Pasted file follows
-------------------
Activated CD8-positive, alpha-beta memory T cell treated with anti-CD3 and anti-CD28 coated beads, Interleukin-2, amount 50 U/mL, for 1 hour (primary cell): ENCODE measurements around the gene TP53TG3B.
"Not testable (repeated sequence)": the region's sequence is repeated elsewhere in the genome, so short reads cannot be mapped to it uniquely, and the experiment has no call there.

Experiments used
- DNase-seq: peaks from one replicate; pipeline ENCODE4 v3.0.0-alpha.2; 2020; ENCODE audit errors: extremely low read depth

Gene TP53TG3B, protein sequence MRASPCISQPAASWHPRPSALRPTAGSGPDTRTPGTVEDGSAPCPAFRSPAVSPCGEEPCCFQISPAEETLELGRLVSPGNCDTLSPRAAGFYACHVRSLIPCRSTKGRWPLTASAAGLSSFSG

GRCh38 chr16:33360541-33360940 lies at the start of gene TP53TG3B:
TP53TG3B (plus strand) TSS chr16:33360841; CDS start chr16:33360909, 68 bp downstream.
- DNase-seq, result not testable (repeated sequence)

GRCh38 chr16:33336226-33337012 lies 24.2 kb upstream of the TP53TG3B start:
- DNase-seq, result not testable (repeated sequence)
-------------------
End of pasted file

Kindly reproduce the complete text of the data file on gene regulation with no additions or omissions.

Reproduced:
Activated CD8-positive, alpha-beta memory T cell treated with anti-CD3 and anti-CD28 coated beads, Interleukin-2, amount 50 U/mL, for 1 hour (primary cell): ENCODE measurements around the gene TP53TG3B.
"Not testable (repeated sequence)": the region's sequence is repeated elsewhere in the genome, so short reads cannot be mapped to it uniquely, and the experiment has no call there.

Experiments used
- DNase-seq: peaks from one replicate; pipeline ENCODE4 v3.0.0-alpha.2; 2020; ENCODE audit errors: extremely low read depth

Gene TP53TG3B, protein sequence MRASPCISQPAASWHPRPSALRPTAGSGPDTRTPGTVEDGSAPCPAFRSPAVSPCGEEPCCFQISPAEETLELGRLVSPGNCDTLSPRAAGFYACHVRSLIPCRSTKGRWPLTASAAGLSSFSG

GRCh38 chr16:33360541-33360940 lies at the start of gene TP53TG3B:
TP53TG3B (plus strand) TSS chr16:33360841; CDS start chr16:33360909, 68 bp downstream.
- DNase-seq, result not testable (repeated sequence)

GRCh38 chr16:33336226-33337012 lies 24.2 kb upstream of the TP53TG3B start:
- DNase-seq, result not testable (repeated sequence)